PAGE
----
SARS-CoV-2 can infect the human brain
With mass vaccination efforts underway, there is hope that the worst of the SARS-CoV-2/COVID-19 pandemic may soon be over. Nevertheless, much remains unknown about SARS-CoV-2’s effects on organ systems other than the lungs, notably the central nervous system (CNS). Though multiple studies indicate direct infection of neurons, a full understanding of the virus’s neuroinvasive capability remains elusive. This is an important issue as many COVID-19 patients continue to suffer neurological and neuropsychiatric symptoms once the acute disease resolves.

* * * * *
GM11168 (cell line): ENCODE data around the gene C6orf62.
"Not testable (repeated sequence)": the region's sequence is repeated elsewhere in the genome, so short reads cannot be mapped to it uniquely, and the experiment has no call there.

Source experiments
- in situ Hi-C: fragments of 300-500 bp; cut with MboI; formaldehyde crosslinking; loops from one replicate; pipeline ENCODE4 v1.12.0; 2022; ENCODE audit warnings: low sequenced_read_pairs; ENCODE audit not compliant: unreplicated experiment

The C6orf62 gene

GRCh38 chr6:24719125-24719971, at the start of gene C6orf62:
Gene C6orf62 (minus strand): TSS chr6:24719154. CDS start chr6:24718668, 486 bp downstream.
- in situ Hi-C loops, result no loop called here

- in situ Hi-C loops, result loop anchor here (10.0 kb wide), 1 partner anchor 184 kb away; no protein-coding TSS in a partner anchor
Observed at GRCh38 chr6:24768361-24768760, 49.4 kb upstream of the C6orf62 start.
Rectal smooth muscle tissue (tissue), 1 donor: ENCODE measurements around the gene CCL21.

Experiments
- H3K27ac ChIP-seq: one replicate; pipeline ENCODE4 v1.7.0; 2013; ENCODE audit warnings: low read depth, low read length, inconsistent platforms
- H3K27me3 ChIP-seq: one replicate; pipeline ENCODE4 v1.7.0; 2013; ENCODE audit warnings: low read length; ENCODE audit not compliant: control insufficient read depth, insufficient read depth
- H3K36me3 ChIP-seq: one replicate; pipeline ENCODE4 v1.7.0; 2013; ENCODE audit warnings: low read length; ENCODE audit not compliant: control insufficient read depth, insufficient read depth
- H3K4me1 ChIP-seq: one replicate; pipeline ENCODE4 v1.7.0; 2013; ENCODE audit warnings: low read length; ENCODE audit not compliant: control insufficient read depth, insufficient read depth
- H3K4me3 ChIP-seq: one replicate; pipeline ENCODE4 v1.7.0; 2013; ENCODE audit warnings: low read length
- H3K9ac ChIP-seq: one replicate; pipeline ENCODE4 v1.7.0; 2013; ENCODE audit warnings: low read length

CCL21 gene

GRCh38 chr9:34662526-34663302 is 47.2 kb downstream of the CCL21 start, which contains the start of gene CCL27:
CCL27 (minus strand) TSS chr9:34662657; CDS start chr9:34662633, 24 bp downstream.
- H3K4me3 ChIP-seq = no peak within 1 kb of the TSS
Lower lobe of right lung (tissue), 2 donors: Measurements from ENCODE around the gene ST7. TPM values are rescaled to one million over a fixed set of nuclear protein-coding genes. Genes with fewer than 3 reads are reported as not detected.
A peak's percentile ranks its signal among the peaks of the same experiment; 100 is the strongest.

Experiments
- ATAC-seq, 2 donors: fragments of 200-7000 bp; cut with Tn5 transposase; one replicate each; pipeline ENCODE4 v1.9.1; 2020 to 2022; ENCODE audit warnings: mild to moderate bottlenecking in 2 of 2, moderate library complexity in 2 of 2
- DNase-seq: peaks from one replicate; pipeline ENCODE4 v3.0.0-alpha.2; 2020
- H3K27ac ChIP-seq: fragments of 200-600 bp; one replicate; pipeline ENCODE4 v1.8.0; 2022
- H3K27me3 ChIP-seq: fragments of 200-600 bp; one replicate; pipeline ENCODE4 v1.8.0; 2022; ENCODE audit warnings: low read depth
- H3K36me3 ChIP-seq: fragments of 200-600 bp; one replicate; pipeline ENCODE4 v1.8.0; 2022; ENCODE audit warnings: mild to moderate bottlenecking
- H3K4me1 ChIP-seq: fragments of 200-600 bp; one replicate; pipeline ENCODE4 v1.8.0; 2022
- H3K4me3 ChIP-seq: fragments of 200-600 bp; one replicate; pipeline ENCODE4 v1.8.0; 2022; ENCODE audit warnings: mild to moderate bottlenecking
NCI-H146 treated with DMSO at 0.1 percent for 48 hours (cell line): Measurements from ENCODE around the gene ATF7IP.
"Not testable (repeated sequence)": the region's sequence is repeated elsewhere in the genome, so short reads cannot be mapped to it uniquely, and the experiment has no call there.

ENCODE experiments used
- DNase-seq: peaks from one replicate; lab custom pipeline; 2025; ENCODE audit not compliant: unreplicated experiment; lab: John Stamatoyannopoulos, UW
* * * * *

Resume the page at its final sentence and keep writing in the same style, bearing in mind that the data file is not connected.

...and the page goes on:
In an intriguing study by Song et al., the authors use human brain organoids, a human ACE2-expressing mouse model, and brain tissue samples from COVID-19 patients as three distinct yet complementary approaches to investigate the consequences of SARS-CoV-2 infection of the brain (1). Their findings offer compelling evidence for ACE2-dependent infection of CNS neurons with subsequent viral replication and neuronal death. SARS-CoV-2 elicited transcriptional changes and a variable immune response that differed from what is observed with ZIKV, another neurotropic virus. In addition, vascular abnormalities as well as evidence of hypoxia and microinfarcts were detected in infected mouse and human brain tissue. In summary, the results of Song et al. elegantly demonstrate SARS-CoV-2’s neurotropism, establishing a basis for the development of potential interventions to ameliorate or prevent persistent CNS-related sequelae.
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